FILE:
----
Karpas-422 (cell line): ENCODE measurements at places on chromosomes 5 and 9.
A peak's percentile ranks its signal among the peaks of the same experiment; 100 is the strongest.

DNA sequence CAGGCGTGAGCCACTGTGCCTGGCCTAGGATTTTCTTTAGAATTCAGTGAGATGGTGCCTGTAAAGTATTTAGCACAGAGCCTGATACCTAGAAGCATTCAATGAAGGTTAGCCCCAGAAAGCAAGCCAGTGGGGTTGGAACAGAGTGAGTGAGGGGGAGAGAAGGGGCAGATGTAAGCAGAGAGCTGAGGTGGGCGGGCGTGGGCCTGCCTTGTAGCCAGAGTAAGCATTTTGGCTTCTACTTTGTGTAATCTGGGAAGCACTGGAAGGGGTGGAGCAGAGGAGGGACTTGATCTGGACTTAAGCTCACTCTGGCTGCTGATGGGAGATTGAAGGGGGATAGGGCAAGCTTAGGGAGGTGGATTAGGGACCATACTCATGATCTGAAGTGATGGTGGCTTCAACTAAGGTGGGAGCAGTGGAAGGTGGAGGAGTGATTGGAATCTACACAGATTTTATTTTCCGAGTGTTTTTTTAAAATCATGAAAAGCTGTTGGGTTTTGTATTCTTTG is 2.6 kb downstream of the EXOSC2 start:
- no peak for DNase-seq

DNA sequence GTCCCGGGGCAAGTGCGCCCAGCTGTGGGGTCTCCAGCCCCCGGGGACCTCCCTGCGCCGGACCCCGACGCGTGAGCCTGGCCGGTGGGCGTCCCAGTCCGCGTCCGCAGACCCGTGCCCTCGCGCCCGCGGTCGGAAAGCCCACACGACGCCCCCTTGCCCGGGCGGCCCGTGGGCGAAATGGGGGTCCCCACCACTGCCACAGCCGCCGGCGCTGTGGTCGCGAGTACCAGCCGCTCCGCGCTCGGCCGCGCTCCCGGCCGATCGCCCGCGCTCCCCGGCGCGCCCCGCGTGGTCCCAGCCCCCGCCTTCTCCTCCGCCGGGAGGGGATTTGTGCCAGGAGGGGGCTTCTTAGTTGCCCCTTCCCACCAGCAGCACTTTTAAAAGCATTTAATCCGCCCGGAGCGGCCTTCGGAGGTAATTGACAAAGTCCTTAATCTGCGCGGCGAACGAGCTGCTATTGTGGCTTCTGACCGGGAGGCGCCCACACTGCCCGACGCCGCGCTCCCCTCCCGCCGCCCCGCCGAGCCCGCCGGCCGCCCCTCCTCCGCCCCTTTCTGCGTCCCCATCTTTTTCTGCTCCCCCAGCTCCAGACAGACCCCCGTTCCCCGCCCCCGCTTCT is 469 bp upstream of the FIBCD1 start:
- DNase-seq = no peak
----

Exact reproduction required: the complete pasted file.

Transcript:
Karpas-422 (cell line): ENCODE measurements at places on chromosomes 5 and 9.
A peak's percentile ranks its signal among the peaks of the same experiment; 100 is the strongest.

DNA sequence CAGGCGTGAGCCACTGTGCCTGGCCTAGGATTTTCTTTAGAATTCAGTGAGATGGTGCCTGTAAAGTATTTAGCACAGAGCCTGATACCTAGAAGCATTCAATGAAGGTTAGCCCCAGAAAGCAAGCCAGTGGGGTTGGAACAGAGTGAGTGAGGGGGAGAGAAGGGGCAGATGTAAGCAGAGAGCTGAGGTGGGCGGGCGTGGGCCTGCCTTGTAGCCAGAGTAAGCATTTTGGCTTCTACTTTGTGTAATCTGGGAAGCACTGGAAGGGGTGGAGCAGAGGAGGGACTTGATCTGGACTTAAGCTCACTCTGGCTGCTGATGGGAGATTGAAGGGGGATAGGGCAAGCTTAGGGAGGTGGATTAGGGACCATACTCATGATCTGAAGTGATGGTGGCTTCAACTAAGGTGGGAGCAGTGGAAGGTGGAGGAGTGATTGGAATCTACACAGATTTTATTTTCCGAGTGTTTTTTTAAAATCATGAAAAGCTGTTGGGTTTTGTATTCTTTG is 2.6 kb downstream of the EXOSC2 start:
- no peak for DNase-seq

DNA sequence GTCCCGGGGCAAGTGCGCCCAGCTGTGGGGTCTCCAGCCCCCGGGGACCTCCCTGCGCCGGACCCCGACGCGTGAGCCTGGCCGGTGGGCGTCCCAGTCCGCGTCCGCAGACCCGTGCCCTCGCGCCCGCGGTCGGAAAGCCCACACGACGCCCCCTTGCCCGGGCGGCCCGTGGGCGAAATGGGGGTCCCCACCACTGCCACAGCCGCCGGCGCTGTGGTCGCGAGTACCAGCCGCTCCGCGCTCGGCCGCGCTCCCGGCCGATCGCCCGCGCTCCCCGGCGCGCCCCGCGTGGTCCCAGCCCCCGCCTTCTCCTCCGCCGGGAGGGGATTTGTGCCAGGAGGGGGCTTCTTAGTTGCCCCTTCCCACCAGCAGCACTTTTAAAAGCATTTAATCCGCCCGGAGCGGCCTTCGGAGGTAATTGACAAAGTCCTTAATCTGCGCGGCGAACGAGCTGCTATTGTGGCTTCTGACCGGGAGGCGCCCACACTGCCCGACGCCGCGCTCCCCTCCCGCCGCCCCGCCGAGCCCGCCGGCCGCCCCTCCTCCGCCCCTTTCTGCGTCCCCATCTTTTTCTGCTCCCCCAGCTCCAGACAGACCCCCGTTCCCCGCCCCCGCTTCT is 469 bp upstream of the FIBCD1 start:
- DNase-seq = no peak